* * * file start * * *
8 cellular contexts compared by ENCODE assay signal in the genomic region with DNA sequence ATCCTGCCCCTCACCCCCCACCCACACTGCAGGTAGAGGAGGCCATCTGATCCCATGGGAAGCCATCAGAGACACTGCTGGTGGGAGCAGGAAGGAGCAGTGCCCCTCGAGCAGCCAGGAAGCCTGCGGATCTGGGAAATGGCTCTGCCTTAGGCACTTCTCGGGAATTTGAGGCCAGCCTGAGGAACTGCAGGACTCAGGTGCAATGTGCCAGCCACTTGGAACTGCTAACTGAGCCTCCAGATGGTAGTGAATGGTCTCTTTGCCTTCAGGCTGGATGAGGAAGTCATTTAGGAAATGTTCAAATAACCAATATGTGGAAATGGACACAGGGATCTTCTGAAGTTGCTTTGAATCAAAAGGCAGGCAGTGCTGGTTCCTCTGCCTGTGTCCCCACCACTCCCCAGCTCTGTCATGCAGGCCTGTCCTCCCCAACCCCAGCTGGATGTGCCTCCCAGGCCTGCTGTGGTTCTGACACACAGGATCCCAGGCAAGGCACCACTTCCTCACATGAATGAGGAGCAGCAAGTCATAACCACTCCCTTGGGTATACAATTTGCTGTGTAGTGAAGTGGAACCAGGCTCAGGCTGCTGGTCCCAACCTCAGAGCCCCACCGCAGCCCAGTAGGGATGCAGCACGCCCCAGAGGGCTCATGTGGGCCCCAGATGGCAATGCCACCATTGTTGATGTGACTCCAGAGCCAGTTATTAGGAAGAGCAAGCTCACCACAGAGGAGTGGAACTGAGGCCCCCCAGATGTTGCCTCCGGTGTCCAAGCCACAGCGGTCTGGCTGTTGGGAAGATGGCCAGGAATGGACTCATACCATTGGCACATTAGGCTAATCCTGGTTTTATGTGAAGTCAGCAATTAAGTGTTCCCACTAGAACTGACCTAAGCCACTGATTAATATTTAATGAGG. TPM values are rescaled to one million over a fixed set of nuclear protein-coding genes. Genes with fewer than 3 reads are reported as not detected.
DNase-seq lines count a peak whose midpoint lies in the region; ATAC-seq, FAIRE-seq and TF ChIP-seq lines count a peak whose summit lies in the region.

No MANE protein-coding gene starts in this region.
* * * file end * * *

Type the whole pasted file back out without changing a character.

8 cellular contexts compared by ENCODE assay signal in the genomic region with DNA sequence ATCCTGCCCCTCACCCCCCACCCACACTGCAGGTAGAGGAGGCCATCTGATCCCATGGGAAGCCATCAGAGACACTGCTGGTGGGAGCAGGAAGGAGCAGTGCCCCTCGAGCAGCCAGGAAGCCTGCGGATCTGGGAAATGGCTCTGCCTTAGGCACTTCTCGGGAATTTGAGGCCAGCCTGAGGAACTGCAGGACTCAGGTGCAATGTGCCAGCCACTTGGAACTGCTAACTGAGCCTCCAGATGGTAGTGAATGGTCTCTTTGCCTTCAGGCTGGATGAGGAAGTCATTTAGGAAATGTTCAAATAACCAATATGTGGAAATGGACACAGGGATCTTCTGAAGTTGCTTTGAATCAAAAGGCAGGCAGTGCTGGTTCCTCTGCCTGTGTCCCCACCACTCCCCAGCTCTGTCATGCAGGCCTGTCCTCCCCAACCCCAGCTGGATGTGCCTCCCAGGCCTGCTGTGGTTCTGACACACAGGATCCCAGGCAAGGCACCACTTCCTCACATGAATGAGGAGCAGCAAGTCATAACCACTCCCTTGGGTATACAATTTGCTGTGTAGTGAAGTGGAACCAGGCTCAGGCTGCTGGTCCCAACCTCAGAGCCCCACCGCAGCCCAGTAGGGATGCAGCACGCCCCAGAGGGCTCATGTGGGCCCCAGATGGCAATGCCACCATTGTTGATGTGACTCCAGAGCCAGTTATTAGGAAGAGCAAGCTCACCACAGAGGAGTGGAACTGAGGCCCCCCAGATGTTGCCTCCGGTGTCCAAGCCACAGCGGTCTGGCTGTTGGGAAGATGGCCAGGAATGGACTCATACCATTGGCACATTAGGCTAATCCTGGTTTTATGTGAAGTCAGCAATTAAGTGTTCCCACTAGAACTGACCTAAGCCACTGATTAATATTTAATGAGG. TPM values are rescaled to one million over a fixed set of nuclear protein-coding genes. Genes with fewer than 3 reads are reported as not detected.
DNase-seq lines count a peak whose midpoint lies in the region; ATAC-seq, FAIRE-seq and TF ChIP-seq lines count a peak whose summit lies in the region.

No MANE protein-coding gene starts in this region.